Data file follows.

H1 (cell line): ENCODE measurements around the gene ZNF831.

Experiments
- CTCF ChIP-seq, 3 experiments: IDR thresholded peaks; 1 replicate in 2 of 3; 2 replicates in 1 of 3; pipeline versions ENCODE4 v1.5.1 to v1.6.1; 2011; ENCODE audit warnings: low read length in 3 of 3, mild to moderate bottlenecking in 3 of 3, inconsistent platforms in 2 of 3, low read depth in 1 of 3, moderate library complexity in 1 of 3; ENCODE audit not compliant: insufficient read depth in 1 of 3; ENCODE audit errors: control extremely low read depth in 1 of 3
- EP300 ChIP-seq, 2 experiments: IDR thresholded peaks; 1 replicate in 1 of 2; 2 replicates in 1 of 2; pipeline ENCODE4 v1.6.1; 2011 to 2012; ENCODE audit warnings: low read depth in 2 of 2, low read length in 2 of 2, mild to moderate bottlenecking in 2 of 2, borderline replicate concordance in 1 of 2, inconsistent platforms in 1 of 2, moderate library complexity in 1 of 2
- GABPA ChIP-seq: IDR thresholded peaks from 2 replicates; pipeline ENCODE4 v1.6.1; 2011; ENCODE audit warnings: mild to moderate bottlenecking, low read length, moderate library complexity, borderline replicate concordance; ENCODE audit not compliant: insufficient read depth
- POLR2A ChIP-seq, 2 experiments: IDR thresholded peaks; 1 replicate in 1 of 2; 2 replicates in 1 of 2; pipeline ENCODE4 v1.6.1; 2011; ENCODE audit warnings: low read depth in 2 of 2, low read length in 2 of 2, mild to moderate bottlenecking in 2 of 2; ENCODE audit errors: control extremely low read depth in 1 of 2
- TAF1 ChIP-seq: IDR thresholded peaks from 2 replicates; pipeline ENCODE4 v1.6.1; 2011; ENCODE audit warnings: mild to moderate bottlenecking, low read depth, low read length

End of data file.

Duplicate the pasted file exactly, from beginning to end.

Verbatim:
H1 (cell line): ENCODE measurements around the gene ZNF831.

Experiments
- CTCF ChIP-seq, 3 experiments: IDR thresholded peaks; 1 replicate in 2 of 3; 2 replicates in 1 of 3; pipeline versions ENCODE4 v1.5.1 to v1.6.1; 2011; ENCODE audit warnings: low read length in 3 of 3, mild to moderate bottlenecking in 3 of 3, inconsistent platforms in 2 of 3, low read depth in 1 of 3, moderate library complexity in 1 of 3; ENCODE audit not compliant: insufficient read depth in 1 of 3; ENCODE audit errors: control extremely low read depth in 1 of 3
- EP300 ChIP-seq, 2 experiments: IDR thresholded peaks; 1 replicate in 1 of 2; 2 replicates in 1 of 2; pipeline ENCODE4 v1.6.1; 2011 to 2012; ENCODE audit warnings: low read depth in 2 of 2, low read length in 2 of 2, mild to moderate bottlenecking in 2 of 2, borderline replicate concordance in 1 of 2, inconsistent platforms in 1 of 2, moderate library complexity in 1 of 2
- GABPA ChIP-seq: IDR thresholded peaks from 2 replicates; pipeline ENCODE4 v1.6.1; 2011; ENCODE audit warnings: mild to moderate bottlenecking, low read length, moderate library complexity, borderline replicate concordance; ENCODE audit not compliant: insufficient read depth
- POLR2A ChIP-seq, 2 experiments: IDR thresholded peaks; 1 replicate in 1 of 2; 2 replicates in 1 of 2; pipeline ENCODE4 v1.6.1; 2011; ENCODE audit warnings: low read depth in 2 of 2, low read length in 2 of 2, mild to moderate bottlenecking in 2 of 2; ENCODE audit errors: control extremely low read depth in 1 of 2
- TAF1 ChIP-seq: IDR thresholded peaks from 2 replicates; pipeline ENCODE4 v1.6.1; 2011; ENCODE audit warnings: mild to moderate bottlenecking, low read depth, low read length